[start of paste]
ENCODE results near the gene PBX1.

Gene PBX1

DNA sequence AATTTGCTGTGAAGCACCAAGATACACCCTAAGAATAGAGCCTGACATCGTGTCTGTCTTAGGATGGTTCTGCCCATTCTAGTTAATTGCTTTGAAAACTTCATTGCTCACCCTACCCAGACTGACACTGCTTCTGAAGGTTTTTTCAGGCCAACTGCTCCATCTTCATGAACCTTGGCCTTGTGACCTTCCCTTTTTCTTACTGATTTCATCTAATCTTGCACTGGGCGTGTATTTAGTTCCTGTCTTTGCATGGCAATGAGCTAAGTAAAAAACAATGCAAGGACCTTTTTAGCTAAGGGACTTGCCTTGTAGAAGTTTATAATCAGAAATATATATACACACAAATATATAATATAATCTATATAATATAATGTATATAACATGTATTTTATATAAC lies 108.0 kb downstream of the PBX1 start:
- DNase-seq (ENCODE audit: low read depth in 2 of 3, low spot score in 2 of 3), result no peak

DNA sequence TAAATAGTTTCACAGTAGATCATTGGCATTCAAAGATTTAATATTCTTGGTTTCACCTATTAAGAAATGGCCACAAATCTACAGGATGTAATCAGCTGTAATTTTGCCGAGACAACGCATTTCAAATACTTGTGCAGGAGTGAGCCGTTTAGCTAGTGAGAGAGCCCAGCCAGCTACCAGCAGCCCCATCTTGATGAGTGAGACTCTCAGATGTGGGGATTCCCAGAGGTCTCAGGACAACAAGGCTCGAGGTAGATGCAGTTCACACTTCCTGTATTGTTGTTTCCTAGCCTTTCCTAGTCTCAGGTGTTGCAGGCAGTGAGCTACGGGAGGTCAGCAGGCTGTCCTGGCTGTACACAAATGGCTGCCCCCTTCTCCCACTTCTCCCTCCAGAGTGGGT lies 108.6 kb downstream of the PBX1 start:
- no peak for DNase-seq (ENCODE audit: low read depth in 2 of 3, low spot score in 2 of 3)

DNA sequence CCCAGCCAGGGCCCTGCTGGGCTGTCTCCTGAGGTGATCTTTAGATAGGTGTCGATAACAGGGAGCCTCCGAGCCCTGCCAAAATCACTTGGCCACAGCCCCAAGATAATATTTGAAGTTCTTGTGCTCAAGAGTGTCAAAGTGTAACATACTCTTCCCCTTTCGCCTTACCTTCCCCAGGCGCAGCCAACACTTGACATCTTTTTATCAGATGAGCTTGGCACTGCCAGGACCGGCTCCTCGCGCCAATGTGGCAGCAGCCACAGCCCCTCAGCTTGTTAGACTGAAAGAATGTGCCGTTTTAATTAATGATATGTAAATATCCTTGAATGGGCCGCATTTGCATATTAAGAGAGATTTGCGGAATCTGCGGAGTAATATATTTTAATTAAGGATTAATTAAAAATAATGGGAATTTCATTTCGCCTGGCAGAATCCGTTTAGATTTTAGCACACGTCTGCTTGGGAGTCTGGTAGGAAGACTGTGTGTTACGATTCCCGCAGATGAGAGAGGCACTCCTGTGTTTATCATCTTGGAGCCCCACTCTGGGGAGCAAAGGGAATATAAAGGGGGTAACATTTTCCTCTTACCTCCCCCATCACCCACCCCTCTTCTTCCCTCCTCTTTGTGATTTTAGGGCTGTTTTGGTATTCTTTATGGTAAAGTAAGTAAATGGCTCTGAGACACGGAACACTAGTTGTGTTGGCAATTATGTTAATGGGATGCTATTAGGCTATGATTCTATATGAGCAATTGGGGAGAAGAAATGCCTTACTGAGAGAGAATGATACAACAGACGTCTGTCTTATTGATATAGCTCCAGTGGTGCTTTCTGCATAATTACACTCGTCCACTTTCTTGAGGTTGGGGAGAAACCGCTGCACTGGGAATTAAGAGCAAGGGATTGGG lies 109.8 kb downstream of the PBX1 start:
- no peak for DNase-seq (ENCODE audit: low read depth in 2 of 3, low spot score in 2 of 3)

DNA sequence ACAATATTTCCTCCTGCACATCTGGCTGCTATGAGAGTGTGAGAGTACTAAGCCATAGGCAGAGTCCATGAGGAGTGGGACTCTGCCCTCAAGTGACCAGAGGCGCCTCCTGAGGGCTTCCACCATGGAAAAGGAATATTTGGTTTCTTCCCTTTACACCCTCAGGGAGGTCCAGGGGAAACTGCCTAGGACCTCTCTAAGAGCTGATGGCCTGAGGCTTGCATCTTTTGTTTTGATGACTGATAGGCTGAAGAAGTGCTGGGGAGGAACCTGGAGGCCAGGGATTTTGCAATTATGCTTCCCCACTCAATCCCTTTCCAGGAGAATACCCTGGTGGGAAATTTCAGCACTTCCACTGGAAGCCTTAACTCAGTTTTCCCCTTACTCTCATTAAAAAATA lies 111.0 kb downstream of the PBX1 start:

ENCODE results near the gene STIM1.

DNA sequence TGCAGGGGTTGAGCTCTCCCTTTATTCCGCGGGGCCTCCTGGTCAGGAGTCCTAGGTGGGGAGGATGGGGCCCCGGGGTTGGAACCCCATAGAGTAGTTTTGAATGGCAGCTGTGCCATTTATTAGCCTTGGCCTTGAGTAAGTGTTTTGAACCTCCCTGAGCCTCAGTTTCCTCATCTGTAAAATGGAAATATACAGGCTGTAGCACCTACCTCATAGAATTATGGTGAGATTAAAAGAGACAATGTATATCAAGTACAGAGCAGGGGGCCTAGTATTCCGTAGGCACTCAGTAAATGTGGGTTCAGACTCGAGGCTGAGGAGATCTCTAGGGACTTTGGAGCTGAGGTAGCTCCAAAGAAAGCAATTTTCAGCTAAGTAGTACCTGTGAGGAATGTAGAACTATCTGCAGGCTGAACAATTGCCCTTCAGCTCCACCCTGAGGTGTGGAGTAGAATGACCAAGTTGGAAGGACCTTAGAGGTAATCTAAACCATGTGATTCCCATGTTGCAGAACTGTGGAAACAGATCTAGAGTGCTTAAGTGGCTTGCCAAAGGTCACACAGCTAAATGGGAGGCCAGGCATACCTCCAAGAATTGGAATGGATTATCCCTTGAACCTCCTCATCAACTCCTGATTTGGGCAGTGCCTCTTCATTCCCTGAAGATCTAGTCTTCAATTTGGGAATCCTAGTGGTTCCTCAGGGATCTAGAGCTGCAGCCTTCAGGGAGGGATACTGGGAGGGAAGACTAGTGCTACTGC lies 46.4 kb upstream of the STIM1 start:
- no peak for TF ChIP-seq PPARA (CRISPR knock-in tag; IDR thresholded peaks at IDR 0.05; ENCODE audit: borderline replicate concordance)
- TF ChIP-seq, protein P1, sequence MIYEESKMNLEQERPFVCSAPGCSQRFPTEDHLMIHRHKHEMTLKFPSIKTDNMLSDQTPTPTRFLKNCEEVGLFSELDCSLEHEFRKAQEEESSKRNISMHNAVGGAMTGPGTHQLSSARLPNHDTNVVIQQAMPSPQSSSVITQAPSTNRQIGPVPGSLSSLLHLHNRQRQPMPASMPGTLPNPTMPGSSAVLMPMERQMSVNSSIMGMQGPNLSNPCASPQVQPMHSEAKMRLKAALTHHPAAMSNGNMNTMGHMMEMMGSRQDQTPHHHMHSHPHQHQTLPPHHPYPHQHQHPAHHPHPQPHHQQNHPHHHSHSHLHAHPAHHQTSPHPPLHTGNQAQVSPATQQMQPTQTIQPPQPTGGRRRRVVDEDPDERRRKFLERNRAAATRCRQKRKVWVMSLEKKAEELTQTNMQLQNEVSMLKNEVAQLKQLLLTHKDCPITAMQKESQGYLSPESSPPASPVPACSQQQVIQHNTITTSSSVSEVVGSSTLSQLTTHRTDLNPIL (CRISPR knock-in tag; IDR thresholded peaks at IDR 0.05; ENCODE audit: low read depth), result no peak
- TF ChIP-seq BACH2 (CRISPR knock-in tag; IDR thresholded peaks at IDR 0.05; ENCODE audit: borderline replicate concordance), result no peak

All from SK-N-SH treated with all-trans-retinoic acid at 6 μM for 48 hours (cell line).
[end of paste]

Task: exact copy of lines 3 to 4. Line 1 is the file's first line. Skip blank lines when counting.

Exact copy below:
DNA sequence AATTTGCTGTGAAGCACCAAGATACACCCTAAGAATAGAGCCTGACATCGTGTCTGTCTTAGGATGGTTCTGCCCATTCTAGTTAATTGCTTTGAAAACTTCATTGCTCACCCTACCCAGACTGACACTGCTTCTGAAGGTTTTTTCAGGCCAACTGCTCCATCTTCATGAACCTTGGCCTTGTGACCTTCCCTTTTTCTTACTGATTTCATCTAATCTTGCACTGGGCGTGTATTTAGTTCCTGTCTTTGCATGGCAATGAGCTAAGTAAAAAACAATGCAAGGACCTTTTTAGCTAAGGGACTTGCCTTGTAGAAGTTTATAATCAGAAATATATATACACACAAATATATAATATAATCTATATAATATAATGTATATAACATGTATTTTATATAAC lies 108.0 kb downstream of the PBX1 start:
- DNase-seq (ENCODE audit: low read depth in 2 of 3, low spot score in 2 of 3), result no peak